J.Otis

/ Cree / RapperTeachings // I believe that we are all in this world to find out who we are, to figure out our guiding values, our character and how we find our place among our environments. Only when we learn that are we then able to give of ourselves to making the world better. 

I see this in J.Otis, an imposing six foot five inch Cree man from Fort Albany, who I first met about 5 years ago as a 16 year old adolescent. Wise in traditional teachings and ceremonies, even back then, I see someone who in many ways lives a comparatively different life than I. He carries knowledge of things unfamiliar to me, like hunting and trapping, like his cultural ceremonies and traditions, and then there are some, like honour and integrity, seemingly visible less and less in a society such as this. There is a confidence in him, that I long to have - wishing to have known my character, my innate values, and my belonging in this world earlier so that I could go out confidently to make it better.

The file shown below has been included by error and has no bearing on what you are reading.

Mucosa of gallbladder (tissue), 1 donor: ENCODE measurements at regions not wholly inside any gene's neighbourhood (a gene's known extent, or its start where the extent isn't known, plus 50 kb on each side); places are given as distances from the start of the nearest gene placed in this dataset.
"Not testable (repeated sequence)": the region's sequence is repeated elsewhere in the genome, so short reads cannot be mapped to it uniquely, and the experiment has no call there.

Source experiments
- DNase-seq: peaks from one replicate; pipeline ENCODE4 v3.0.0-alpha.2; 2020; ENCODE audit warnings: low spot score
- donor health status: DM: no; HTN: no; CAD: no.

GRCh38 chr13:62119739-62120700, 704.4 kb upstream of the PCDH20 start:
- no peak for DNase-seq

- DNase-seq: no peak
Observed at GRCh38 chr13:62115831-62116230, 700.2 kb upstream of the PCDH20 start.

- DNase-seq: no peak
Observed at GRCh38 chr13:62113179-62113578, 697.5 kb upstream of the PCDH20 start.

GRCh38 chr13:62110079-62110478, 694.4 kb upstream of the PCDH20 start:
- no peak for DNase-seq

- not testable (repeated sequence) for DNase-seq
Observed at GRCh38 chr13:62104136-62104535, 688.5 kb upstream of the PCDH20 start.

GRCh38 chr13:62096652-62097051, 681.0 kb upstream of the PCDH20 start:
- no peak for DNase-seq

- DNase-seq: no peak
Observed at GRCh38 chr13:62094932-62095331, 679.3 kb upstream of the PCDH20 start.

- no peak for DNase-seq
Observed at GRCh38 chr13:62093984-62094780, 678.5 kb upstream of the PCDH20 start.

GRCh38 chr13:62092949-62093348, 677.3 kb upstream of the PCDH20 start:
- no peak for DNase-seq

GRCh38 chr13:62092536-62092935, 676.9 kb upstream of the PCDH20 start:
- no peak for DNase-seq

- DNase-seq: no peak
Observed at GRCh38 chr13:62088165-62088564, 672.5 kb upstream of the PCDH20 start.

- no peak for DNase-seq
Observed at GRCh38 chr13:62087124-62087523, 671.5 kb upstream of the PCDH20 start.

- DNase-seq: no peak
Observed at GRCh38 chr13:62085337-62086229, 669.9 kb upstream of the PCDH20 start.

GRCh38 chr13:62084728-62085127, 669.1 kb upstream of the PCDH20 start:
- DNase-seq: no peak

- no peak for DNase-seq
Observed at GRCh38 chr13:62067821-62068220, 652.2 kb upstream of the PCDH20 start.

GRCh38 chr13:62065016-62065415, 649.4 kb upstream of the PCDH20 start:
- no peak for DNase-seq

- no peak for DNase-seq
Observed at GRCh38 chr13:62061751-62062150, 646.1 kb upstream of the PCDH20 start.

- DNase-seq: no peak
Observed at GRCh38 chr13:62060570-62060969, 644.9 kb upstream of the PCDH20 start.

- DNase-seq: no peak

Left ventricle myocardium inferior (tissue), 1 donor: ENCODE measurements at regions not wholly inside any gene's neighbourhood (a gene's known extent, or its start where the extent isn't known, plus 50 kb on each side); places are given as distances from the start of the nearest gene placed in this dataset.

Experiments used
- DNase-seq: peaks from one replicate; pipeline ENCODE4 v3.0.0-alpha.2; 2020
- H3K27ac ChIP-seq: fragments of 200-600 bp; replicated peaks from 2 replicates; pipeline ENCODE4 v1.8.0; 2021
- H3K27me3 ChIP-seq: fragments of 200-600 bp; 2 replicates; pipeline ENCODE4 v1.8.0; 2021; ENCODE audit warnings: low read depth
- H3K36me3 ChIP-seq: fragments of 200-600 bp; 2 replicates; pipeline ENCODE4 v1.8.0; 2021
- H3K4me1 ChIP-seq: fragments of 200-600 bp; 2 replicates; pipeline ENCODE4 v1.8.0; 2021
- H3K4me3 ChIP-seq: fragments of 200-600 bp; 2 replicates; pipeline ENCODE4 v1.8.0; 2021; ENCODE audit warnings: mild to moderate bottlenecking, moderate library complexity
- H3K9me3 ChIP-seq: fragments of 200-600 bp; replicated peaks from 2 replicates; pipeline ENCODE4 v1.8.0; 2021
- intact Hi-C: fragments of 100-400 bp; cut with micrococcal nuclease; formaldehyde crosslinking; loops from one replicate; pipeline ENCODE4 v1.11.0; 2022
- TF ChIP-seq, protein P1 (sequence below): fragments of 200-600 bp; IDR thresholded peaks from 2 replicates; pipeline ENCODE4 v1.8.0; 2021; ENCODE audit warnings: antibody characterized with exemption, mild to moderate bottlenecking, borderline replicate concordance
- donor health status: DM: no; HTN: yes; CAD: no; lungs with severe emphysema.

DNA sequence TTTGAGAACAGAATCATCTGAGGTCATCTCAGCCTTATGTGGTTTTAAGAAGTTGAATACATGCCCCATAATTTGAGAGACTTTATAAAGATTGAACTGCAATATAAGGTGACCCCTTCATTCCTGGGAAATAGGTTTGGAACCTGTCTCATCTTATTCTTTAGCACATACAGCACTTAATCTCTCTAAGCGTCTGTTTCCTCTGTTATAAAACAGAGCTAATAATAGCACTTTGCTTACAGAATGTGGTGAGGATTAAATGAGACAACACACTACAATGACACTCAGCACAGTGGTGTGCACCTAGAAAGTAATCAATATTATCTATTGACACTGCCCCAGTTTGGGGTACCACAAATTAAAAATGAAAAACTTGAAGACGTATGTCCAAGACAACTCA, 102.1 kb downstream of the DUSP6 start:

Over the years, there is one thing that becomes clear, J.Otis, cares about people.  I am taken by his humility and passion to support others. Never have I seen him decline to support someone. I know, through our conversations, that he has witnessed and experienced the intergenerational traumas that come from the legacy of residential schools as well as other symptoms of inequality that have plagued Indigenous peoples on Turtle Island and continue to do so. Although the intense and consistent reminders of this can take its toll on anyone, his strength in character is undeniable.

All of our conversations tend to lead back to the things that ground him - his culture/tradition and his love of hip hop, in particular, his affinity for Tupac Shakur.

When you listen to him rap, if you close your eyes, I swear you can hear the soul of Tupac, the one that spoke so honestly about life experiences with raw honesty and vulnerability yet show strength and hope at the same time.

I appreciate that he is real, filled with a good heart and good intention, he accepts his imperfections and is compassionate to the imperfections of others, and, he understands that there is always learning to be done. Something perhaps our society, today, needs more of.


With dignity and respect,

Lee